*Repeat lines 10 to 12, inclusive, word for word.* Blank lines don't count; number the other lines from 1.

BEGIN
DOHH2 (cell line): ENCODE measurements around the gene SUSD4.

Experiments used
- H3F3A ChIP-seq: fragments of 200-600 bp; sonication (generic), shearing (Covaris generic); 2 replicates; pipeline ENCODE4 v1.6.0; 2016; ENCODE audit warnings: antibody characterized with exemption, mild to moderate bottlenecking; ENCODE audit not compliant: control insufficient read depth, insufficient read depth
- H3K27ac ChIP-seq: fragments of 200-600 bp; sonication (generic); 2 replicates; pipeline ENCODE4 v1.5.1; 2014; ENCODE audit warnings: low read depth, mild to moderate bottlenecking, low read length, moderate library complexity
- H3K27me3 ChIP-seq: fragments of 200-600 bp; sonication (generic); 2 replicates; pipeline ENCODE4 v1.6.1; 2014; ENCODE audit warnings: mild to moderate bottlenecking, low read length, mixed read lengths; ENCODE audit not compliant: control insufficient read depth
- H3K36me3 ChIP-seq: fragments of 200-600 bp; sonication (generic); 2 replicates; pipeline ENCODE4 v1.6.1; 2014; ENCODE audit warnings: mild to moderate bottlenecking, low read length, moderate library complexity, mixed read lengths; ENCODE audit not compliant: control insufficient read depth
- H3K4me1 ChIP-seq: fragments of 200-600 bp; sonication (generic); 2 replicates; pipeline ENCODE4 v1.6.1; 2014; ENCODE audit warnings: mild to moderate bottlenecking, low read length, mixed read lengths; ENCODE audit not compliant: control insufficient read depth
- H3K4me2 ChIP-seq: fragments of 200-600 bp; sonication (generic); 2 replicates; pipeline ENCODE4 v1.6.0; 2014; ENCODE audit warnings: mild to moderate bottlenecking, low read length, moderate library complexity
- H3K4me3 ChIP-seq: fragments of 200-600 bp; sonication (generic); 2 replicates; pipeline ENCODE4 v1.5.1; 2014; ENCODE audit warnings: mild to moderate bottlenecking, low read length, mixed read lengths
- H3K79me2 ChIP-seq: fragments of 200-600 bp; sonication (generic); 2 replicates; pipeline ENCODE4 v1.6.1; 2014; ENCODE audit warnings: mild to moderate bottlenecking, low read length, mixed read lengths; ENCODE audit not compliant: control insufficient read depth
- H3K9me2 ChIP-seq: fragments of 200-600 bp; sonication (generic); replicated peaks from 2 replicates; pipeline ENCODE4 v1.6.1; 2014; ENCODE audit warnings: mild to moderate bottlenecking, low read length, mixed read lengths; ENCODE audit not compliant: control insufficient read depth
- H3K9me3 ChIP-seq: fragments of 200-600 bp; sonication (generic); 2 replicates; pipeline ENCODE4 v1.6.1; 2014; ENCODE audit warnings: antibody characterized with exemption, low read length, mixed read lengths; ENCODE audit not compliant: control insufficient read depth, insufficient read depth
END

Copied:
- H3K79me2 ChIP-seq: fragments of 200-600 bp; sonication (generic); 2 replicates; pipeline ENCODE4 v1.6.1; 2014; ENCODE audit warnings: mild to moderate bottlenecking, low read length, mixed read lengths; ENCODE audit not compliant: control insufficient read depth
- H3K9me2 ChIP-seq: fragments of 200-600 bp; sonication (generic); replicated peaks from 2 replicates; pipeline ENCODE4 v1.6.1; 2014; ENCODE audit warnings: mild to moderate bottlenecking, low read length, mixed read lengths; ENCODE audit not compliant: control insufficient read depth
- H3K9me3 ChIP-seq: fragments of 200-600 bp; sonication (generic); 2 replicates; pipeline ENCODE4 v1.6.1; 2014; ENCODE audit warnings: antibody characterized with exemption, low read length, mixed read lengths; ENCODE audit not compliant: control insufficient read depth, insufficient read depth